Filed in Film Reviews Interviews Movies Smashed

New Video Interviews with Mary Talking About Smashed, Upcoming Album, and RS Reviews Smashed

Ah! Such good interviews and reviews to post! First, in an interview with Celebuzz, Mary revealed that her upcoming ’60s French pop album that she’s working on with Dan the Automator will hopefully be done by the end of the year and that there’s no pressure for her: “It’s mainly for fun,” Winstead tells Celebuzz. “I don’t consider myself a singer, so that takes the pressure off.”

There’s also a new video interview with Mary done by Made in Hollywood which you can see here.

And Rolling Stone gave Mary an amazing review for her performance in Smashed:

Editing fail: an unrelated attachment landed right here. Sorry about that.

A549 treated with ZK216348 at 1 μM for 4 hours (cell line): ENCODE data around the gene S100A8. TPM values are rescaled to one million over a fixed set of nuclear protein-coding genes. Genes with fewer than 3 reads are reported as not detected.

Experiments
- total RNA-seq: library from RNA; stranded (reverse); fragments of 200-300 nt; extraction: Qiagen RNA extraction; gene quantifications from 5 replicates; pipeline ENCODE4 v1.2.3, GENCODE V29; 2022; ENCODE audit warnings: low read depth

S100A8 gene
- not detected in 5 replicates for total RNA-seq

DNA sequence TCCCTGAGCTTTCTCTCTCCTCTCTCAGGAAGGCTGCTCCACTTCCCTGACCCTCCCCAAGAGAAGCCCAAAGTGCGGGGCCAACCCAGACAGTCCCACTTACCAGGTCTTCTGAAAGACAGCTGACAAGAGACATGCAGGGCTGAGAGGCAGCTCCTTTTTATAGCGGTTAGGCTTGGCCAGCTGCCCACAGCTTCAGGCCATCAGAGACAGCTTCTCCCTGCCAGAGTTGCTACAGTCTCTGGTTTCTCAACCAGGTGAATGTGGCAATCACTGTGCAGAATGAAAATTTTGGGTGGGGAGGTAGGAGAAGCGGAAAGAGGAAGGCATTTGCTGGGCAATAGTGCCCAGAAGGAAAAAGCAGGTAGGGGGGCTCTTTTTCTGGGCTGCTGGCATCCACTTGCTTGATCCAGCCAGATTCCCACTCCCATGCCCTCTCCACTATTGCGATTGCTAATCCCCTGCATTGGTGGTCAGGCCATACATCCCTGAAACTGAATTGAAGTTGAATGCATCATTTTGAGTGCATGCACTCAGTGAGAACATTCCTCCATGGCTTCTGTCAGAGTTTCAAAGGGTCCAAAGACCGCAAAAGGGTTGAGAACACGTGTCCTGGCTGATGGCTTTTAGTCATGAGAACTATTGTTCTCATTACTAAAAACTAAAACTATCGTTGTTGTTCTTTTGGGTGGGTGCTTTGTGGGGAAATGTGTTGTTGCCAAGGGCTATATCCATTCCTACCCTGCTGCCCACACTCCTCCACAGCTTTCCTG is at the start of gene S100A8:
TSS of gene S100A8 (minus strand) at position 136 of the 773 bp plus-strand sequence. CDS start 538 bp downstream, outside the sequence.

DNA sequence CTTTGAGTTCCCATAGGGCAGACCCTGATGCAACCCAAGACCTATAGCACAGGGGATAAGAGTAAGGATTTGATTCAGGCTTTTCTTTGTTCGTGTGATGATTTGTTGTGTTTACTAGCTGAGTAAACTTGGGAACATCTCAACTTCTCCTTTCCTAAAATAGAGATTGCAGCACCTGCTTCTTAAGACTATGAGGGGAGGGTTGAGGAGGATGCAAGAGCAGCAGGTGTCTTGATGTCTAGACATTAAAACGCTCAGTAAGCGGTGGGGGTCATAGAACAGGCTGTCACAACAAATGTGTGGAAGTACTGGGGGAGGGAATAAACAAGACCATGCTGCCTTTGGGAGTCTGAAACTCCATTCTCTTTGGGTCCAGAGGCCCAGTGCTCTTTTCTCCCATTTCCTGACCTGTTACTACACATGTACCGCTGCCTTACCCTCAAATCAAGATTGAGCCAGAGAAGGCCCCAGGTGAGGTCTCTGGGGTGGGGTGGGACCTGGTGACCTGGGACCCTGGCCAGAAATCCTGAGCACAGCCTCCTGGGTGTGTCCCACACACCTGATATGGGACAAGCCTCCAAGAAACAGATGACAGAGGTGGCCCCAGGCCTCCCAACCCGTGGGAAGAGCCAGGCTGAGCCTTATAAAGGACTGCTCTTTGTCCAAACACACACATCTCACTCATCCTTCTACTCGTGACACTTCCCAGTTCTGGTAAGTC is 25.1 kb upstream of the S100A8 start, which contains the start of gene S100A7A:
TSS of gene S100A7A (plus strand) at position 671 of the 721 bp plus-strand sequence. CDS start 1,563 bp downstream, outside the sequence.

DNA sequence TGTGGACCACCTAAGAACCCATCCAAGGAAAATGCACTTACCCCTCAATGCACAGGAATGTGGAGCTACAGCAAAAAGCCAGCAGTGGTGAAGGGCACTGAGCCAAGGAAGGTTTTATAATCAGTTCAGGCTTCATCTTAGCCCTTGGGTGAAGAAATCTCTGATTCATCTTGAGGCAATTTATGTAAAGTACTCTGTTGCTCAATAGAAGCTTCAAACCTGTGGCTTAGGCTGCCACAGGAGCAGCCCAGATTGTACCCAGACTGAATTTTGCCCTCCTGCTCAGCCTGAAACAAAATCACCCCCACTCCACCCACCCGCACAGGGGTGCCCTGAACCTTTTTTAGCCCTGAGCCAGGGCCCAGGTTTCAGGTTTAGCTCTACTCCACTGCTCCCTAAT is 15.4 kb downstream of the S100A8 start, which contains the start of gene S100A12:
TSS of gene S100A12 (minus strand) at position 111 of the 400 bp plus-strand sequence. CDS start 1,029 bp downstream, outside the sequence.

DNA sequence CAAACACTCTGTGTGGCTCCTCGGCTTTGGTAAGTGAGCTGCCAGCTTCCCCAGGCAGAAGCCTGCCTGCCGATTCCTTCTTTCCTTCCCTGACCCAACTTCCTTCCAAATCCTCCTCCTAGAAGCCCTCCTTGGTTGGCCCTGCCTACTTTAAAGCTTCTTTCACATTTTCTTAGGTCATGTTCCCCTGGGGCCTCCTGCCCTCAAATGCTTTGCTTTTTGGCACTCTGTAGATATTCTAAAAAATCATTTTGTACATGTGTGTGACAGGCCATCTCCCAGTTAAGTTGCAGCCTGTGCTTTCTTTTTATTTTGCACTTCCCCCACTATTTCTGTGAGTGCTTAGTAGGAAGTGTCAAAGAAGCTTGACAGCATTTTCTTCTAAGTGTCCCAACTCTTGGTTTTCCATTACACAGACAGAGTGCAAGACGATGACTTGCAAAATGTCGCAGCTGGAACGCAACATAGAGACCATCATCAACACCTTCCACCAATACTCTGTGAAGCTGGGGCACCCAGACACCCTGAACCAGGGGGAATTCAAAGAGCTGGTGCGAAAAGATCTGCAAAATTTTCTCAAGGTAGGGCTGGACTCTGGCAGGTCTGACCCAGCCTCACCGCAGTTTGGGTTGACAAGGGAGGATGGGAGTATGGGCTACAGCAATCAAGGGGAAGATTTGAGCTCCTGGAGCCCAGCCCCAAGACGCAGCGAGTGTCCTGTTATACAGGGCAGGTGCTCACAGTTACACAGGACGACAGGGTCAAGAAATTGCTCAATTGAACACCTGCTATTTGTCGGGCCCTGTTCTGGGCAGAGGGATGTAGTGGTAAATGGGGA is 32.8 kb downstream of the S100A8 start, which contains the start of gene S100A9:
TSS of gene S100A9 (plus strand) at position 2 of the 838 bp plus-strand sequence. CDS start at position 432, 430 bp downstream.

Addiction dramas are as common as reality shows and often just as rank. The standard bearers for movies about alcoholics range from The Lost Weekend and Days of Wine and Roses to Leaving Las Vegas with Nicolas Cage at his staggering, Oscar-winning best. Smashed joins the ranks of the winners, mostly because of an unmissable and unforgettable performance by Mary Elizabeth Winstead. Her character, Kate Hannah, is married to Charlie (Breaking Bad’s exemplary Aaron Paul) a wannabe composer who likes to get wasted as much as his wife. Charlie, who basically hangs out with his buds all day, believes he can handle his drinking. Kate, who teaches first grade at an L.A. school, is soon disabused of that notion. After projectile vomiting in front of her class, she tries to get off the hook by lying to the principal (a very fine Megan Mullally) and claiming she’s pregnant. It’s only when the school’s vice principal, a recovering alcoholic played with deeply affecting restraint by Parks and Recreation’s Nick Offerman, gets Kate to an AA meeting that she sees the need for a change. Kate gets help from a sponsor (The Help Oscar winner Octavia Spencer in a lovely turn), but finds herself increasingly estranged from Charlie. She needs to do this on her own. Smashed covers a lot of familiar ground, but writer-director James Ponsoldt deftly dodges gooey sentiment. Winstead and Paul are dynamite, artfully walking the tightrope between pain and denial. And Winstead, too often relegated to the action-horror game in The Thing, Death Proof, Scott Pilgrim vs. the World and Abraham Lincoln: Vampire Hunter, is a revelation. With resonant intelligence and healing humor, she reveals Kate right down to her nerve endings. Don’t forget Winstead when making a list of the year’s Best Actress contenders. Yes, she’s that good.